Ardent Australian author Sue Parritt (who was born in England) has penned an impressive collection of novels across genres: future dystopia, WWII history, and contemporary fiction for a start. Sue’s writing is all about humanity and how we interact with each other. Providing great characters, detailed settings and fascinating plots, Sue Parritt is a writer to follow wherever she leads.
Welcome, Sue. I’m thrilled to be able to speak with you today. Can you tell us something about yourself that you think anyone who reads your book/s really ought to know?
Sue: I am a feisty sixty-nine-year-old, passionate about peace and social justice issues. My goal as a fiction writer is to continue writing novels that address topics such as climate change, the effects of war, the harsh treatment of refugees, feminism and racism. I intend to keep on writing for as long as possible, believing the extensive life experiences of older writers can be employed to engage readers of all ages.
I’m totally with you, Sue! Writers must write, and from the heart. What is your favourite scene from your own writing? Why?
The scene in my fourth novel, ‘Chrysalis’ p.311 where my protagonist, Jane leaves the comforting cocoon of her sixty-year life to face an unknown future.
“Water seeped into Jane’s shoes as she disembarked at Heathrow central bus station. Stepping away from the puddle, she waited impatiently for luggage to emerge from bus bowels. At least the rain had stopped and grey clouds parted to reveal a washed-out sky of palest blue. She tilted her face, felt a hint of warmth to come. The perpetual promise of spring, new life, new growth and in this her sixty-first year, an opportunity for complete renewal. In an instant she had unzipped, cast-off, dashed over to a nearby rubbish bin and tossed her old jacket inside.
And there was a butterfly underneath, damp wings trembling in straw-coloured sunlight as she prepared to take flight.”
This scene reflects my feelings on taking early retirement eleven years ago to concentrate on creative writing. I took a risk giving up paid work but have no regrets. Like Jane in the final sentence of ‘Chrysalis,’ “today I know for certain true freedom lies within and I alone can birth its endless possibilities.”
How wonderful! How brave! If I told one of your characters (you get to choose which one) that they were imaginary, how would they respond?
Sannah the Storyteller, protagonist ‘Sannah and the Pilgrim.’ “As a storyteller I am familiar with the imaginary. An articulate speaker, I employ both voice and body to weave a spell around my audiences, make them believe whatever the government dictates. But never forget that in my clandestine role of Truth-Teller, I share the truth about Earth’s degradation with readers and other characters to evoke essential action.”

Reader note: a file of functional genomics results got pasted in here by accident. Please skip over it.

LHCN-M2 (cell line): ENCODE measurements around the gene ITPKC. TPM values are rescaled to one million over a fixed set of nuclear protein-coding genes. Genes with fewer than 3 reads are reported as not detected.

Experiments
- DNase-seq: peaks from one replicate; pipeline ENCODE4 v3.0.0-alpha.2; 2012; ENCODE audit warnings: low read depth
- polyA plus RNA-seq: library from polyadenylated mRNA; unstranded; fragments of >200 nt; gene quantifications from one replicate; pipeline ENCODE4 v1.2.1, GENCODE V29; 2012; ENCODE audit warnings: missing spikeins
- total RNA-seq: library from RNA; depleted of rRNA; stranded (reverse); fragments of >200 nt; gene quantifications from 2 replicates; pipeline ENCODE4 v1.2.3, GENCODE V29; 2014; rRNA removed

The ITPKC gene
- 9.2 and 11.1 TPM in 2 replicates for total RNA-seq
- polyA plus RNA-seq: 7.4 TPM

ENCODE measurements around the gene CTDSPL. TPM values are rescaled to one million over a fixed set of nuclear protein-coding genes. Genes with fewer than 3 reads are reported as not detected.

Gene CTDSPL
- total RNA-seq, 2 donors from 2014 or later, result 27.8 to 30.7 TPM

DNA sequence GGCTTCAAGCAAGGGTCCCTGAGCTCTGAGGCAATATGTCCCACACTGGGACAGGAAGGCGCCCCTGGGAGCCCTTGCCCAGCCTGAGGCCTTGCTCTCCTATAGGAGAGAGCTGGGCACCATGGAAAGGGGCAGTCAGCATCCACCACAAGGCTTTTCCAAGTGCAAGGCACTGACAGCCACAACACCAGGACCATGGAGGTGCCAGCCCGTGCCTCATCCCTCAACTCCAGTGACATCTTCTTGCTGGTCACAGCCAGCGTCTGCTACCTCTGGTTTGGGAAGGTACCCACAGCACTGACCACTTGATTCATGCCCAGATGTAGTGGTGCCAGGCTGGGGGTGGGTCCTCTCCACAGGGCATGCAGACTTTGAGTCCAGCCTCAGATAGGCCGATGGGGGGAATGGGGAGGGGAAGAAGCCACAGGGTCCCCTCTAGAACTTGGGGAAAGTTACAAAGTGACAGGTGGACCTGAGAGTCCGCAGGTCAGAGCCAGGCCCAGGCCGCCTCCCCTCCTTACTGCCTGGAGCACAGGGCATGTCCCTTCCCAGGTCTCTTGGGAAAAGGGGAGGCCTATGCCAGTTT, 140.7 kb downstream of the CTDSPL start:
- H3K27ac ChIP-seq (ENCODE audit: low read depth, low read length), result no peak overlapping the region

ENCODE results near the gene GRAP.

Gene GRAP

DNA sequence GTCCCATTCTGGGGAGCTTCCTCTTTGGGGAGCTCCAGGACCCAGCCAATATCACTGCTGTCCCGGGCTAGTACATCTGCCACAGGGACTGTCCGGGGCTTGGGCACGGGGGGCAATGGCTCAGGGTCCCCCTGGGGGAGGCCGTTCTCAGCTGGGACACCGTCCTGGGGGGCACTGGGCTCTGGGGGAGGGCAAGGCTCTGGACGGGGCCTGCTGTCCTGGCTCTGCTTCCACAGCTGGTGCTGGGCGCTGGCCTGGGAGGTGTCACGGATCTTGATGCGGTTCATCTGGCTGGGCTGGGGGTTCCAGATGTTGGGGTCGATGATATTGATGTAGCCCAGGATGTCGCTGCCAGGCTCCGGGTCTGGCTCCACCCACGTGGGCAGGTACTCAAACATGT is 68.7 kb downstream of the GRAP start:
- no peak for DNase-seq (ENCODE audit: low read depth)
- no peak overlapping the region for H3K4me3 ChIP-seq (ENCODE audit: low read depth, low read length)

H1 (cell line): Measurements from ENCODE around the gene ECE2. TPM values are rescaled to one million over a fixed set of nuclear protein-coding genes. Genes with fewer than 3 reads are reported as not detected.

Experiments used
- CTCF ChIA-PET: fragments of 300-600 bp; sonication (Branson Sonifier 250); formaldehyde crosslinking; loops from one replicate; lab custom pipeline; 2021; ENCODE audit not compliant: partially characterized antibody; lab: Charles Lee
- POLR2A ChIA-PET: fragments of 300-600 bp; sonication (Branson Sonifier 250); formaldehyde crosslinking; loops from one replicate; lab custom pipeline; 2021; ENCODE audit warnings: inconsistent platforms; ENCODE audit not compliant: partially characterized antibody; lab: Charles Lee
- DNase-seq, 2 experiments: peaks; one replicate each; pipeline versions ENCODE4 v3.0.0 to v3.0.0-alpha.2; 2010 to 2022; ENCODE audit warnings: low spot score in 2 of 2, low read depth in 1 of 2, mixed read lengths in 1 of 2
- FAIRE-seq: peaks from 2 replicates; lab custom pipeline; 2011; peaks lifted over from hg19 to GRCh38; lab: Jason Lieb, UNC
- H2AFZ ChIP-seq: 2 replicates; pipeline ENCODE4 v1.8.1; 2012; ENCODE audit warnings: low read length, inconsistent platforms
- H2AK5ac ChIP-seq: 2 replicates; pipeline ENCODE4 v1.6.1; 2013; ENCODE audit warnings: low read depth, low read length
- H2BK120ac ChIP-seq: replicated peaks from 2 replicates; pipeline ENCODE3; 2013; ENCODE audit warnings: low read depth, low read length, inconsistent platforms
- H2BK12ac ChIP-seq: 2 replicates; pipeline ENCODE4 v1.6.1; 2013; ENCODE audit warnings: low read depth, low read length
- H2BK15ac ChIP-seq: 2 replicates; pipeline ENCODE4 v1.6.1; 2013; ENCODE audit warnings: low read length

Sannah is a great character, very brave, compassionate and intelligent. Can you think of any books and/or writers who inspired you on your path to be an author? Can you tell us about that?
I have always read widely, however some of my preferred authors are: Helen Garner, Margaret Drabble, Mary Wesley, Sebastian Faulks, Ian McEwan, Kate Grenville, Anita Shreve, Joyce Carol Oates and Elizabeth Jolley.
From my days as a sickly child reading Dickens in my grandparents’ kitchen, I have found inspiration in fiction. Each narrative presents a microcosm of lives and worlds, providing for me not only a rich reading tapestry but also the stimulus to create my own stories.
We share some favourite authors too. I just knew it would be fun to speak with you! Take yourself back ten years – what would you like to tell yourself?
Have faith in your writing, learn your craft and never give up no matter how many rejections you receive.
Great advice. What’s next for you in the world of writing?
Back to the future for my eighth novel, working title ‘The Doorkeeper.’ Set in Safety Beach on the Mornington Peninsula in 2100, this novel will deal with overpopulation and extended life expectancy in an increasingly climate-challenged world and the inhumane solutions adopted by a government determined to rid Australia of unproductive citizens. My protagonist will be forced to take up a position as a Doorkeeper, one of the hated individuals that choose who will be granted a continued lifespan or be euthanised.
Yikes, that sounds all too scarily possible. And finally: Who would you be if you were a fictional character – one of yours, or someone else’s?
I would be ‘Jo’ in ‘Little Women’ – the tomboy, the writer, the one that isn’t afraid to flout the conventions of a society that seeks to confine her.
Dear Jo! What a role model! Thank you so much for talking with me, Sue, and all the best for your future writings!
Sue’s website is at www.sueparritt.com
You can find her on Facebook at: https://www.